Dir. Christopher MacBride
What are the ethics of showing footage of mass death in genre films? I find one of the ironies in the reception of Cannibal Holocaust was that audiences didn’t really notice that footage of actual war deaths used in the film, rather it was the killing of a turtle and a monkey that caused the most outrage. And, as irresponsible a film as that is, that response seems to prove the film’s point and perhaps demonstrates that the film may not just be pretending to have a conscience. How does that relate to this film? Well, part of my reaction is probably because seeing the 9/11 attacks twice in this film, seemed a bit excessive for what it is doing with the footage. For instance, the use of the Zapruder film combined with a speech by JFK (the context of the speech is played loosely here), is actually the most effective scene in the film. And while the protagonists of the film would certainly watch and re-watch 9/11 videos, the problem is that the 9/11 attack footage has become rather ubiquitous and perhaps lazy shorthand in film. Less is more, and while I didn’t particuarly like Spike Lee’s 25th Hour, the absent-presence of the Twin Towers was far more potent than directly addressing the attacks; or Inarrito’s staggering, sonic based approach in his short for the 11’09″01 (which was later “borrowed” for the Zero Dark Thirty open).
The film has an interesting idea. I’m fascinated by conspiracy theories, and I’ve seen a number of the “classic” viral conspiracy films. Because things like Loose Change have huge followings online, and there are whole communities looking for the Illuminati in things like Katy Perry videos, it seems ripe to enter into the horror film, which has, for most of film history, been the political barometer of American culture and counter-culture.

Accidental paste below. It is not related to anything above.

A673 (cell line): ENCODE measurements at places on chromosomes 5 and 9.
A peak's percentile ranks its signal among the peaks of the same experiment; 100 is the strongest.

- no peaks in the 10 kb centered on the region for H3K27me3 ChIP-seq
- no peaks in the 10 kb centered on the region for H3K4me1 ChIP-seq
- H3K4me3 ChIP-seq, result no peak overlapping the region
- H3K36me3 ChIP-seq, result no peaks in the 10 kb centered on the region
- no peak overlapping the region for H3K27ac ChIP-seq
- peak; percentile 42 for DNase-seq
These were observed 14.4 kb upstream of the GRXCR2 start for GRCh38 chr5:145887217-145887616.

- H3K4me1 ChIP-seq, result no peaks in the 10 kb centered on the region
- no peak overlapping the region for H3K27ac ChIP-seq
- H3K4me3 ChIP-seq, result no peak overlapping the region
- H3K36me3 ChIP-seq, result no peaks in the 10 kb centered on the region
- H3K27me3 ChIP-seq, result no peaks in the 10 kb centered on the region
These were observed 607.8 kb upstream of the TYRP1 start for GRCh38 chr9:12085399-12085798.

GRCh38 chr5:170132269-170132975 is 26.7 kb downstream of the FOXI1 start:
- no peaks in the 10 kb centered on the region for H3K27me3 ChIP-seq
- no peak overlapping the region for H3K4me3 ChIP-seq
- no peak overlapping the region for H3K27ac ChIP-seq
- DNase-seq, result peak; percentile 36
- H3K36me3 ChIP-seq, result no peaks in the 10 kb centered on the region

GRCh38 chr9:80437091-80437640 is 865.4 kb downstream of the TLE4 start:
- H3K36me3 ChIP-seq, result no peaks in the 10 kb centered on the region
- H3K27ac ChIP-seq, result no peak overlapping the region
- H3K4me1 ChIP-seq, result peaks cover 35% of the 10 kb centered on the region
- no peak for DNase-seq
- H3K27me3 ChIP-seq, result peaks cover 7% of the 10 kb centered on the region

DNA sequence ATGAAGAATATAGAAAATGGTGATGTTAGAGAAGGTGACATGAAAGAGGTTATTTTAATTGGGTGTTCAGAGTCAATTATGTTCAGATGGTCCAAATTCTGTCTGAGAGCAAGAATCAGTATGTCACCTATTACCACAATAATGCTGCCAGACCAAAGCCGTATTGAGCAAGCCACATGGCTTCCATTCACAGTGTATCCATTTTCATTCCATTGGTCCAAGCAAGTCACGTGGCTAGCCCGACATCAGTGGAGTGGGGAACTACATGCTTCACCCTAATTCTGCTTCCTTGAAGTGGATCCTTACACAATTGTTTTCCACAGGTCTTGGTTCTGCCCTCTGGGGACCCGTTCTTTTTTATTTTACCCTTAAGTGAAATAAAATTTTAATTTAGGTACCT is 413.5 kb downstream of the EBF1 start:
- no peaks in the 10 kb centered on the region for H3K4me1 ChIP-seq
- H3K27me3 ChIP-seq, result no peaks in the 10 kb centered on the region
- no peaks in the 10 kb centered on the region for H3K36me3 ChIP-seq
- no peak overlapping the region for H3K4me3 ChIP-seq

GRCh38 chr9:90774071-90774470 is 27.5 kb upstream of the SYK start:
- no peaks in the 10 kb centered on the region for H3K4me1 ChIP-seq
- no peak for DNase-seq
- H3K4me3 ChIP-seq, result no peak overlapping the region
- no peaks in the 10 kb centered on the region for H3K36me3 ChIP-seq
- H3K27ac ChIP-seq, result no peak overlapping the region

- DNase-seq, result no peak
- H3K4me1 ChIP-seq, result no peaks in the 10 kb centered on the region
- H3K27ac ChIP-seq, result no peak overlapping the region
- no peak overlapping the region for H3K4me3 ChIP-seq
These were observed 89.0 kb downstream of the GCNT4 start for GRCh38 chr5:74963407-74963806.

The problem is, this film doesn’t depart enough into fiction. It’s not that it’s particularly a bad film, rather it feels like unnecessary one, and that’s a major crime in my approach to movies. It’s basically a slightly fictionalized version of Alex Jones’ infiltrating and filming the Bohemian Grove. Which, as I watched this movie, thought would make an interesting biopic, and would love to see what an actor could do with Jones as a character. If you want creepy found footage of secret societies, why not look up that footage on youtube instead? In a way it’s stranger, more frightening to watch the footage through the lens of someone as questionable as Jones.There’s another film, The Sacrament, which I have not yet seen, but those who have seen it have criticized it for basically being a fictionalized Jonestown film. Horror, or effective horror, is metaphor, allegory, and fable. Perhaps the found-footage film’s interest in presenting itself as evidence, verisimilar witness, has created horror docu-dramas, and I don’t think that’s a good thing.
The other problem with this film, as a film, is that you know a twist is coming, and if you’ve seen any of the investigative-horror subgenre you know where this is going. From Lovecraft, to The Vanishing, to The Serpent and the Rainbow, to Kill List, to The Wicker Man, to Thesis, to bascially any Japanese Urban Legend film, looking for information never turns out well, and most of these involving cults end in oddly specifically the same way. And this film is essentially a lackluster remake of one of those films.
I do give the film credit for it’s ending, which shows more restraint than most films in the found-footage genre, and it may be the first found-footage film to show the footage being edited together. The film starts out as a straight documentary (voice-overs, experts, etc.), which is interesting, but then becomes a shaky-cam film (Koji Shiraishi is still the only person to succesfully make a documentary horror film) leaving the structured, third person documentary-style behind.